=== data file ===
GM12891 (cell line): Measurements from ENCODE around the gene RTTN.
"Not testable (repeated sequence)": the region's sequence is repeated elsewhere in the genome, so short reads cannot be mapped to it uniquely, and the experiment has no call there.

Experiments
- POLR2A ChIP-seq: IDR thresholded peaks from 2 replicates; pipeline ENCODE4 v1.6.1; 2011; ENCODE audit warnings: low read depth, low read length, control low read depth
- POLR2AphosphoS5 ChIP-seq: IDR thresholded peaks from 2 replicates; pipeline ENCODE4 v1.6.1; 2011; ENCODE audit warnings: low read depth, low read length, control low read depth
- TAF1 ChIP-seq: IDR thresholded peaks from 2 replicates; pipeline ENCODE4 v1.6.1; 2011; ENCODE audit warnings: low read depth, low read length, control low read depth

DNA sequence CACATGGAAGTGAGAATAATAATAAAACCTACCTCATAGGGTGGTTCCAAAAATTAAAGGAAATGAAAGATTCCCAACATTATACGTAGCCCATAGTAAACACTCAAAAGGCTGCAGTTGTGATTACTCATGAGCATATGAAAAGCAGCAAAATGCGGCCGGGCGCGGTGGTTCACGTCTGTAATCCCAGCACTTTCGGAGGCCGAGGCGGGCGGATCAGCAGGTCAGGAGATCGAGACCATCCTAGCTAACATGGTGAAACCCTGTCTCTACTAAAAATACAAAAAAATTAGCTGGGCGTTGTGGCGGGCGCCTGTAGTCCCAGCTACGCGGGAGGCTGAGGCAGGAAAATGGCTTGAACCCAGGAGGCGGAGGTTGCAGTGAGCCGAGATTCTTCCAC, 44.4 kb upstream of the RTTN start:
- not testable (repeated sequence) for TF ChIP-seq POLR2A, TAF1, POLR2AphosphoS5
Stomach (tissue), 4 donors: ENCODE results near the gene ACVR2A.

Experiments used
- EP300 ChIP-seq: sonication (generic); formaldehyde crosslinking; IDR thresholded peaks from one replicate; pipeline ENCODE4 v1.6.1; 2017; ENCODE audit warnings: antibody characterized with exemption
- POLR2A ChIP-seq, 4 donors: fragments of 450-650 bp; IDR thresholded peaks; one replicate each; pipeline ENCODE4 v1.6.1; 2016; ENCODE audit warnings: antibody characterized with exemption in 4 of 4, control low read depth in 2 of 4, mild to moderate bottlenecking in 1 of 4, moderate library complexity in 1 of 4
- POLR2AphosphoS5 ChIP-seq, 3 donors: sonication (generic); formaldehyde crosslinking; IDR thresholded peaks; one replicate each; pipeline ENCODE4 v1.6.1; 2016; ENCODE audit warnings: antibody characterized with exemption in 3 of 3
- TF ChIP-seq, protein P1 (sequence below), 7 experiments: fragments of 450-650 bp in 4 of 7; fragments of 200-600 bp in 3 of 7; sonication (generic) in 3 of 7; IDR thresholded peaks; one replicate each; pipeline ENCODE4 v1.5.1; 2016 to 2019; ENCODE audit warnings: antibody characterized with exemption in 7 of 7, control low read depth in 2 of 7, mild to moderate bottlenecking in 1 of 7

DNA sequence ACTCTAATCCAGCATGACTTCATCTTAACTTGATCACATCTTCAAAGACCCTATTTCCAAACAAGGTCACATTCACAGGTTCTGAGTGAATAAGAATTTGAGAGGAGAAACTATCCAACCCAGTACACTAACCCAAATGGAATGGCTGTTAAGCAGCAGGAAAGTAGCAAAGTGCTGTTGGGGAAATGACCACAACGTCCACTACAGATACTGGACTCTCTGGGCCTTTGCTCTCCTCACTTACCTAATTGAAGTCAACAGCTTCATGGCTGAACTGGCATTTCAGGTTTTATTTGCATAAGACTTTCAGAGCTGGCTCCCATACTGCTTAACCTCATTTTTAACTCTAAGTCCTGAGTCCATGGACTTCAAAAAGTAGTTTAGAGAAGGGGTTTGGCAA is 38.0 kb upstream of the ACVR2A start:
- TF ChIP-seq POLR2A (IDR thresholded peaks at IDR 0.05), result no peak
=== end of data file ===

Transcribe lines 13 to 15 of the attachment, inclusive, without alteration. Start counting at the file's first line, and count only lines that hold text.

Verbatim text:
- POLR2AphosphoS5 ChIP-seq, 3 donors: sonication (generic); formaldehyde crosslinking; IDR thresholded peaks; one replicate each; pipeline ENCODE4 v1.6.1; 2016; ENCODE audit warnings: antibody characterized with exemption in 3 of 3
- TF ChIP-seq, protein P1 (sequence below), 7 experiments: fragments of 450-650 bp in 4 of 7; fragments of 200-600 bp in 3 of 7; sonication (generic) in 3 of 7; IDR thresholded peaks; one replicate each; pipeline ENCODE4 v1.5.1; 2016 to 2019; ENCODE audit warnings: antibody characterized with exemption in 7 of 7, control low read depth in 2 of 7, mild to moderate bottlenecking in 1 of 7

DNA sequence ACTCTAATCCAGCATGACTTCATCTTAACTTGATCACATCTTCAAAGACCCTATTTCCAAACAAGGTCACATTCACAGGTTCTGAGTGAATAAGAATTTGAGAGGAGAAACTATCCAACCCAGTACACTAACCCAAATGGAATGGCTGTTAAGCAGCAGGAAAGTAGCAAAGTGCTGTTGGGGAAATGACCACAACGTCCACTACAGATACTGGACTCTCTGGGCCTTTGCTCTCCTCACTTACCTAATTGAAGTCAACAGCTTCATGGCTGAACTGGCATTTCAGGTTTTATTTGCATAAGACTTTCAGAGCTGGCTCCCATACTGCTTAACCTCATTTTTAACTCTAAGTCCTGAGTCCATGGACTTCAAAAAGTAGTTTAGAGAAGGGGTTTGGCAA is 38.0 kb upstream of the ACVR2A start: